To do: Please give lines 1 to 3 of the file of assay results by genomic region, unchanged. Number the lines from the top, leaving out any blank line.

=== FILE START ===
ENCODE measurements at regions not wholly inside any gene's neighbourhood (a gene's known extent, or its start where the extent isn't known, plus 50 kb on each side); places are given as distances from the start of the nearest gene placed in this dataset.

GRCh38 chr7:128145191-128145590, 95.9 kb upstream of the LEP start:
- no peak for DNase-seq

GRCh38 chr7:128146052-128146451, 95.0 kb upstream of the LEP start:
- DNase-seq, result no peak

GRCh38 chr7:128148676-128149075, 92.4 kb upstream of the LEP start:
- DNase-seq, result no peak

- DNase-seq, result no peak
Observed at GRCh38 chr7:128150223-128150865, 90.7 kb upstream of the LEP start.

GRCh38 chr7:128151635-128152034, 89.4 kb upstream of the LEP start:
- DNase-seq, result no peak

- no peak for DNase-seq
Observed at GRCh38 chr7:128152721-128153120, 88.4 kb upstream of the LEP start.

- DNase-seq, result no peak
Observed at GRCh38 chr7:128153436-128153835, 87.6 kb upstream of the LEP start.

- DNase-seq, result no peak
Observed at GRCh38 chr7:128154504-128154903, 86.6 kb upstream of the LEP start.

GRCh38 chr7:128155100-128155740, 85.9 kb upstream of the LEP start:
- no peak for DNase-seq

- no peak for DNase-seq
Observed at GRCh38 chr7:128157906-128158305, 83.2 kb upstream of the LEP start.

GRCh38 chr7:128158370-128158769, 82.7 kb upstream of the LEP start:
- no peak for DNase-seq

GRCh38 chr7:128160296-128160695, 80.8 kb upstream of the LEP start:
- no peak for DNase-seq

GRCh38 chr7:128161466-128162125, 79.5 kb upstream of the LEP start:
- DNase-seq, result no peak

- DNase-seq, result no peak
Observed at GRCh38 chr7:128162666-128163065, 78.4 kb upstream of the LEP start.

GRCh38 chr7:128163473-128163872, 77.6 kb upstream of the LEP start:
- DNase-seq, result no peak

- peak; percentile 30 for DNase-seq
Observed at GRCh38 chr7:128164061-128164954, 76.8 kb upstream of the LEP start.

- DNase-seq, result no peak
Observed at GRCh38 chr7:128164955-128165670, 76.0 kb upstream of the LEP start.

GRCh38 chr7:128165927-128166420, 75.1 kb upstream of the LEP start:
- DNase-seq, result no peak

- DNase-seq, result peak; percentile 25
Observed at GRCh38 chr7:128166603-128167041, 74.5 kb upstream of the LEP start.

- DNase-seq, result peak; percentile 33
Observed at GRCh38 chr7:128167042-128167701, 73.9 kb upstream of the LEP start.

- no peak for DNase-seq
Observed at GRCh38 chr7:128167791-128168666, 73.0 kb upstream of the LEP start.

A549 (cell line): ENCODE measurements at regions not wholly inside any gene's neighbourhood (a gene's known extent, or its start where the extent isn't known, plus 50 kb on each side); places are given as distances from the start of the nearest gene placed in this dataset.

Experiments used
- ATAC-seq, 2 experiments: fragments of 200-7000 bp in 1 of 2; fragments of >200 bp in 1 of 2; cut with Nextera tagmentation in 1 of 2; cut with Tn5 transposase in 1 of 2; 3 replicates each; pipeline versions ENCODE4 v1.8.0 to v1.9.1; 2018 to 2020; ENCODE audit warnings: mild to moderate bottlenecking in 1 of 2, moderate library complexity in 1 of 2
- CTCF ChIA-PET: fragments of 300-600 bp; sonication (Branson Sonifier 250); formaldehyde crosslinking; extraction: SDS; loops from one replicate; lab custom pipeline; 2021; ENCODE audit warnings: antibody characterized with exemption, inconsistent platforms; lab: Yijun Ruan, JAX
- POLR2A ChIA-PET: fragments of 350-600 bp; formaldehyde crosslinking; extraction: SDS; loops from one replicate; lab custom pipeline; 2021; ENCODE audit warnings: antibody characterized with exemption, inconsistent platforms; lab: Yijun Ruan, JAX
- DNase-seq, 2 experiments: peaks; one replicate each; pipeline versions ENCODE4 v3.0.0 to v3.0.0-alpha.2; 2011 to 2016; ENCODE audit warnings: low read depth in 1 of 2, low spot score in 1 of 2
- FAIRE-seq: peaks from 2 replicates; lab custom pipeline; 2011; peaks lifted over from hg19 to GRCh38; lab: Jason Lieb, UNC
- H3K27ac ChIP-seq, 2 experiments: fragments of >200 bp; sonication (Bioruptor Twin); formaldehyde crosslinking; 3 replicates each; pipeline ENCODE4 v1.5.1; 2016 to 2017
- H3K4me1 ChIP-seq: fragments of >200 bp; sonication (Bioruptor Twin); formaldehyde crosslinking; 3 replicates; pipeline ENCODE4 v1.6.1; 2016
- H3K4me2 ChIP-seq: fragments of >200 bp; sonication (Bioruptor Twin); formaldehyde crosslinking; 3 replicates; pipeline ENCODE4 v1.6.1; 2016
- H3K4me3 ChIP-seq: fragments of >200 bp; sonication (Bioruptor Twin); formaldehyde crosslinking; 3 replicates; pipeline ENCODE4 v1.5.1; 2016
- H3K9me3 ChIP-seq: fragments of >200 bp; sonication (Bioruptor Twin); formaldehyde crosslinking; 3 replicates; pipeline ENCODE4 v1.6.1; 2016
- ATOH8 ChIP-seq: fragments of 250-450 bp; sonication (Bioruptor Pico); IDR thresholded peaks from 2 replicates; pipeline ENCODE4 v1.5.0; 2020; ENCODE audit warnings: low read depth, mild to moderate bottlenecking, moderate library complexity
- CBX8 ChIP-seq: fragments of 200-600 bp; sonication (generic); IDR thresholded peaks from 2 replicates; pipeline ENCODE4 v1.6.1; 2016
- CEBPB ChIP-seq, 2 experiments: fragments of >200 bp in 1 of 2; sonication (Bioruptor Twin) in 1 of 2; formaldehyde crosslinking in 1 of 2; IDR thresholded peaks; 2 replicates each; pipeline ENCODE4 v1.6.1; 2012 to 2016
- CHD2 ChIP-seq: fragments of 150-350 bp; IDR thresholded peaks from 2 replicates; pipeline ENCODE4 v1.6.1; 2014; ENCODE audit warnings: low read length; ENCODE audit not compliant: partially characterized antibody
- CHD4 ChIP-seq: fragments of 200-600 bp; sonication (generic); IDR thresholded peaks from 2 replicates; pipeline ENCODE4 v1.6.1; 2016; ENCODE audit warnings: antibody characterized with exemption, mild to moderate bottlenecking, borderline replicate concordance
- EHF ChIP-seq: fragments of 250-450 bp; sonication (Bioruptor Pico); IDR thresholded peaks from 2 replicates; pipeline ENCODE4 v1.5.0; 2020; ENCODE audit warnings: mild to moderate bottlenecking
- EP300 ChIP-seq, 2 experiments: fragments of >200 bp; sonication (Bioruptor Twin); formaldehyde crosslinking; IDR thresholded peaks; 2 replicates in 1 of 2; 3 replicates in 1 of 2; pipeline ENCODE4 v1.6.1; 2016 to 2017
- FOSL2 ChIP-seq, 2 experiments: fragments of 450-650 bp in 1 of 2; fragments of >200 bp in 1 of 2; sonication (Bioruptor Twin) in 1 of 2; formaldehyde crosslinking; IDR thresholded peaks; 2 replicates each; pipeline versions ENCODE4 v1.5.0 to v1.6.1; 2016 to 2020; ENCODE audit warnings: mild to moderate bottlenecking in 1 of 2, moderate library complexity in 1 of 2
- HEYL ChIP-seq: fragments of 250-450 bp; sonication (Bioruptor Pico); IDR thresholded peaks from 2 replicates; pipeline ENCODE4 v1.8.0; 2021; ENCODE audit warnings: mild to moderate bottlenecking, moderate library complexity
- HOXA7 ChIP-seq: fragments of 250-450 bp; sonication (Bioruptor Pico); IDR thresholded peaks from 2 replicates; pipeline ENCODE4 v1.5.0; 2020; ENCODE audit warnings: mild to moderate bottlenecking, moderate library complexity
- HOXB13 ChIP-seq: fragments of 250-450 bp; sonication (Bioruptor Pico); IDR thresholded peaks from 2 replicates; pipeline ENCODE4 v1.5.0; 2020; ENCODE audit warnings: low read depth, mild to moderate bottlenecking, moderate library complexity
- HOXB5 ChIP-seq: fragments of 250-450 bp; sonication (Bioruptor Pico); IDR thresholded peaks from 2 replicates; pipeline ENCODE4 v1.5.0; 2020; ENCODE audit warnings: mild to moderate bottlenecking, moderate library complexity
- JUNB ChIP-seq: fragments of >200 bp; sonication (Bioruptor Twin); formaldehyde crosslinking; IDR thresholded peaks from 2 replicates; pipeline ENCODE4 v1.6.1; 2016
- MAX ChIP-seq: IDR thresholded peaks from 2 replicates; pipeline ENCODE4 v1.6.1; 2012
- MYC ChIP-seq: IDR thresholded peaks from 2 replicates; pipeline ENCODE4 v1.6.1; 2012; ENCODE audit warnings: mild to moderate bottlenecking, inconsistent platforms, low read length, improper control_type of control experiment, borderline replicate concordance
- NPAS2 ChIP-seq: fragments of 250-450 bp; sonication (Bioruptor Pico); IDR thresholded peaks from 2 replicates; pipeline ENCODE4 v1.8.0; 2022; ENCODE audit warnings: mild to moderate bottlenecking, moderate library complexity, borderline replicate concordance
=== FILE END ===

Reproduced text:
ENCODE measurements at regions not wholly inside any gene's neighbourhood (a gene's known extent, or its start where the extent isn't known, plus 50 kb on each side); places are given as distances from the start of the nearest gene placed in this dataset.

GRCh38 chr7:128145191-128145590, 95.9 kb upstream of the LEP start:
- no peak for DNase-seq